[personal profile] dollsandnachos

Assembly and Review of Hobby Lobby's "Make Me Your Friend" Doll:

First, I wasn't planning on getting a doll. I was headed into HL to look at doll bodies, (the Goodwill-found porcelain doll the Pie has is coming apart, and the fabric is cheap and will re-rip if I just repair the seams) and various other sewing notions.

Anyway, this lady stops me in the parking lot, and says that HL didn't have what she wants, and she has this coupon that expires today, and can I use it? So, hey, 40% off coupon, score!

The doll supply aisle didn't have any doll bodies in the size I need, so I looked at what else was around, and saw the MMYF dolls. One doll, "Naomi", was surprisingly not ugly, so I decided to take a chance and see how she turned out.

"Naomi" in her package. She comes unstuffed, with polyfill and an outfit.

And with my hand holding her head, so her eyes are open. Her unstuffed torso can't support her head, so it just flops forward. The MMYF display in HL is kinda creepy because there are a ton of dolls with floppy heads.

Unboxed and ready for action. SCARY, no? The packet to the left is her clothing, to the right is the polyfill.

Pleasant surprise #2: Her body has a Velcro opening. I was expecting to have to sew it up. There's a peek at her arm joint there, too.

Pleasant surprise #3: There is PLENTY of polyfill for the stuffing. I was thinking there was no way that the wee package would hold enough stuffing and I'd have to improvise to get a well-filled-out doll. Happily, I was wrong.

Problem #1: Between the abundance of stuffing and its tendency to stick to the Velcro, that opening isn't closing up. I ended up reinforcing it with a safety pin, and stitching may be in its future.

Pleasant surprise #4: This doll is capable of standing on her own. Sometimes. It take a lot of fiddling with the limbs to achieve the magic balance! Those legs are floppy.

(Also, there's Felicity in the background, in the middle of fitting a bodice for a new dress.)

A body comparison with Felicity, who is a pre-Mattel AG from 1993. Felicity's limbs are wider, as are her shoulders and hips, so sharing clothes may be limited.

"Naomi" has had her hair taken down - it's rooted (and the roots are pretty widely spaced) but silky and easy to brush. There are two big problems: the front and sides of her hair have shorter layers, and her part is rooted in. So no drastic hairstyle changes for her.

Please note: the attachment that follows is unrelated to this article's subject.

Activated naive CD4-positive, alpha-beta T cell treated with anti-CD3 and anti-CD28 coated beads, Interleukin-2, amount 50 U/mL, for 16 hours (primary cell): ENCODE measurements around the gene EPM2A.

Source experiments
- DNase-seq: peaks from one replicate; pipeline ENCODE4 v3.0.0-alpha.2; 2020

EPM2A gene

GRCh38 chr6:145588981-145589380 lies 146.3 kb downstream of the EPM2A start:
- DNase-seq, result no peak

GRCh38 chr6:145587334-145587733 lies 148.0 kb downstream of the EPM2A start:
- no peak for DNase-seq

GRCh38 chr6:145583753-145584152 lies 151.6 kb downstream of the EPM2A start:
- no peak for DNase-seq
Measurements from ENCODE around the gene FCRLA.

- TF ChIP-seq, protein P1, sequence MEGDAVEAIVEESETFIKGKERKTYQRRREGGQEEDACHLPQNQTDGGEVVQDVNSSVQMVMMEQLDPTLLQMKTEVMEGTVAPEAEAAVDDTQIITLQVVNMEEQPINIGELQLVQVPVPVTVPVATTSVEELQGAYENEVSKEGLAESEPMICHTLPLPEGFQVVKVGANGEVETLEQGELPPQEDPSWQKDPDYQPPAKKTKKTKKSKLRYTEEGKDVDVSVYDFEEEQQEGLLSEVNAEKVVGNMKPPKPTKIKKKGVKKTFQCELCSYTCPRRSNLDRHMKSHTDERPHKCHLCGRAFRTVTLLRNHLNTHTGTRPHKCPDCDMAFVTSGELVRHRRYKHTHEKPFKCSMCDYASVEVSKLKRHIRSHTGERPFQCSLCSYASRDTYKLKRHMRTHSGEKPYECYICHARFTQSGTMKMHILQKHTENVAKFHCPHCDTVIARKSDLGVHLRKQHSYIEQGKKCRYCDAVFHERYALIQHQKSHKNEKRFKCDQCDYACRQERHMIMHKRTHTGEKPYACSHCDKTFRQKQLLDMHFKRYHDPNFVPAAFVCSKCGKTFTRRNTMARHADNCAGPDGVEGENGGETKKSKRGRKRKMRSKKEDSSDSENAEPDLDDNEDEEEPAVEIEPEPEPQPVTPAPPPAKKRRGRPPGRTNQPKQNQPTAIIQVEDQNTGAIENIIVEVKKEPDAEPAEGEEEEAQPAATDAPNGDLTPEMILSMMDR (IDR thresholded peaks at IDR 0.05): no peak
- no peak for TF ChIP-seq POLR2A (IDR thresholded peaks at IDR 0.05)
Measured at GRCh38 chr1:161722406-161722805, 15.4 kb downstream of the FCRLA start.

Her clothing. The pants are pretty cute - they'd make great pajama pants. The shirt is not so great - it's pretty cheap and doesn't fit all that well. I think I'll get a new outfit the next time I'm at HL (this one looks pretty cute).

The shoes are the biggest disappointment of the whole endeavor - they're very cheaply made, and too big for the doll's feet. I hear that the Our Generation shoes sold at Target are too small for American Girl - perhaps they'll fit a MMYF doll.

"Naomi" dressed and ready for action.

All in all, with the 40% off coupon, "Naomi" cost me $12 and 10 minutes of unboxing, stuffing, and dressing, and has made my kid pretty happy.

If you're looking for a cheap starter doll for a wee kid, or want something to test your modification skills on before working on a $95 AG or other high-end doll, the Make Me Your Friend doll isn't a bad bet. The Velcro closure on the body would be especially good for someone who wants to experiment with armatures without having to sew and re-sew a body. She's prettier than the Springfield Collection dolls at Michaels, and cheaper than the Our Generation dolls. If you spring for a MMYF doll, I would recommend "Naomi" or her blond cousin "Sarah" - the other female dolls have ugly straight, blunt-cut bangs (and the "Asian" doll Lily has a face mold that's flat-out weird).

So, she's by no means equal to an American Girl, and I probably would put an Our Generation doll a few steps above MMYF as well (I haven't seen an OG unboxed to get an opinion on hair and joints), but a decent doll if you need something that can take some rough handling without feeling guilty about the cost.



January 2010

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